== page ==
How to Troubleshoot Sunbeam Electric Blankets

Warm and toasty in the winter and a money-saver for home-heating bills, Sunbeam electric blankets are made for twin, full, queen and king beds and come with a five-year warranty. If you are having a problem with your Sunbeam electric blanket, try troubleshooting at home with some easy steps before taking your blanket in for repair or replacement. For more serious repairs, contact Sunbeam's customer service department via phone or email for warranty and replacement information.

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Check the electric blanket's module cord connection, which is located at the foot of the bed to the left of the label. Press the electric cord into the slot between the two plastic strips of the module. Listen for a clicking sound to ensure the cord is securely fastened to the module.

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Pull the electric cord out if it is lodged between the mattress or box spring or if it is tucked into any furniture. Run the length of the electric cord on the bedroom's floor only, keeping as much under the bed as possible to avoid tripping.

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Identify any damage to the electrical cord, such as pierced or pinched plastic housing. If any damage is found, unplug the electric cord from the electric module first, then from the electrical wall outlet. Do not use the electric blanket with a damaged cord, as this may cause a fire.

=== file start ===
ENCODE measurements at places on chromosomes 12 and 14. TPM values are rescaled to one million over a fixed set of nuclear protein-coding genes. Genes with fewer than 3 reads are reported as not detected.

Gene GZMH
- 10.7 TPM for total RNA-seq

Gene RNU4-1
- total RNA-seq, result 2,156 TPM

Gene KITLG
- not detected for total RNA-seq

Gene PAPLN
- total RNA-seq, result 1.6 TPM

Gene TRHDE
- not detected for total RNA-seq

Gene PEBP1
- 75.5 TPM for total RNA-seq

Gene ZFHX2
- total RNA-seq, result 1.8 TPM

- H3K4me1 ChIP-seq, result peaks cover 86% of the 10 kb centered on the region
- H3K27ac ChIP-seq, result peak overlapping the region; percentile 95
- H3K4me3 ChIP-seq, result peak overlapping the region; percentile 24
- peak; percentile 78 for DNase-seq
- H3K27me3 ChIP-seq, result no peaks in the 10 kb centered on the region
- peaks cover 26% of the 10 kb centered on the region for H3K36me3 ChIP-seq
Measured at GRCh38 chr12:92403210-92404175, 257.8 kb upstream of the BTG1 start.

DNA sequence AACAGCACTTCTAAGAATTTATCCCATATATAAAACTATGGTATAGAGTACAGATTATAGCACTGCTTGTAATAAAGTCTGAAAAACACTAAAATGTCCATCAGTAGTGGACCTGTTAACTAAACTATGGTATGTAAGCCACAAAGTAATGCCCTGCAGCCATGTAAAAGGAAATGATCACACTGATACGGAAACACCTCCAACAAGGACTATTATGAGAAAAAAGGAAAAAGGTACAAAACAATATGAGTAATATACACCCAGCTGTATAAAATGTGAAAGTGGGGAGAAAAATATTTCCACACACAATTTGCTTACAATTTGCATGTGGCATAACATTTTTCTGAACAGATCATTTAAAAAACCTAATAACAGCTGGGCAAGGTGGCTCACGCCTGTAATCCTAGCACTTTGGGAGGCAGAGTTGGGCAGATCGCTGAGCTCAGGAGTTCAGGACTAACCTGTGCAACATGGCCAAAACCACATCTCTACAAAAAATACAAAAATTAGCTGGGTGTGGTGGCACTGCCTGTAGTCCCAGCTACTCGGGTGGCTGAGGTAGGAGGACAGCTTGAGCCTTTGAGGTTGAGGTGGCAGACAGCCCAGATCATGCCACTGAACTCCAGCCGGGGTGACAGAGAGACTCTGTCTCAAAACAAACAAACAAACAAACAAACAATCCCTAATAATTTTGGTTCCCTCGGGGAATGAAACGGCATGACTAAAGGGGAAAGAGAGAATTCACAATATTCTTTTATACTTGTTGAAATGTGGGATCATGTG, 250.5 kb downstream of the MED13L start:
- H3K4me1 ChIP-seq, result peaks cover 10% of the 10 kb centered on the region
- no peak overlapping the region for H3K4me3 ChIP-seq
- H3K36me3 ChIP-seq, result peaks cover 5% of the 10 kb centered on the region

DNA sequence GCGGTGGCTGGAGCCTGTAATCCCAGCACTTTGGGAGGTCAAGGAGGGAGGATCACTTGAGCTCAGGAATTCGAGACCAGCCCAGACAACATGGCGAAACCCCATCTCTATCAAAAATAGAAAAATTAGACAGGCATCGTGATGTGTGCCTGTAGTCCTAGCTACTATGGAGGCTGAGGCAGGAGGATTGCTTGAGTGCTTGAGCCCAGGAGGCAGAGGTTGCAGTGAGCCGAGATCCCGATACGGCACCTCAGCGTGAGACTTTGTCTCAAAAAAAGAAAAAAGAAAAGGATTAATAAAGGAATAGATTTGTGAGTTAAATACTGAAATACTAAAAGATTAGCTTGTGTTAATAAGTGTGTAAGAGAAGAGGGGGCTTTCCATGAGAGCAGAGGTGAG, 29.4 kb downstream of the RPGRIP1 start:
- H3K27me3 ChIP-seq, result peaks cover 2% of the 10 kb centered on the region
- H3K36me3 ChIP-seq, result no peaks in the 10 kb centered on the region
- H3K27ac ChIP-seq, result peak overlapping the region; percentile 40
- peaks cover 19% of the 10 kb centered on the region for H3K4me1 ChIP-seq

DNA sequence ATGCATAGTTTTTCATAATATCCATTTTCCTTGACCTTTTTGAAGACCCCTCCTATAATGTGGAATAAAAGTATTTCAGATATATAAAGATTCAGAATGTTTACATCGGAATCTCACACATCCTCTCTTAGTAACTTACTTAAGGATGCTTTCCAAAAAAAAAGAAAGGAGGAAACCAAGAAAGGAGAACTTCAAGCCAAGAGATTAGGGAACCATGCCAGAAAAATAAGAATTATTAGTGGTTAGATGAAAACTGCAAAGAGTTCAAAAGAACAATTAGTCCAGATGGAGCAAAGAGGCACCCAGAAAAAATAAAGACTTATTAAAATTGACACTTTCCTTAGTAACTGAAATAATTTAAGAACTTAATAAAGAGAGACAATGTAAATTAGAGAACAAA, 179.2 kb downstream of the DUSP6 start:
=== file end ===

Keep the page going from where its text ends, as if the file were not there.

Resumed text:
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Identify any tears in the electric blanket that may be exposing the heating wires. If heating wires are exposed, unplug the electric cord from the electric module, and then unplug the cord from the wall outlet.

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Check for flashing lights on Sunbeam EasySet, PrimeStyle, PrimeStyle AO or EliteStyle control models. On these models only, flashing lights indicate that there is a safety problem. Re-set the controls by following the directions on your model's tag, which is located at the bottom of the blanket to the right of the electric module.


Leah Waldron-Gross

Leah Waldron is the head of Traveler Services at First Abroad, a gap year travel company based in Boston and London. As a travel, research and LGBT news writer, Waldron has publication credit on magazines and newspapers including "Curve Magazine," "USA Today," "The Sun Sentinel" and the "The Houston Chronicle." Waldron has a bachelor's and master's degree in creative writing from Florida State University.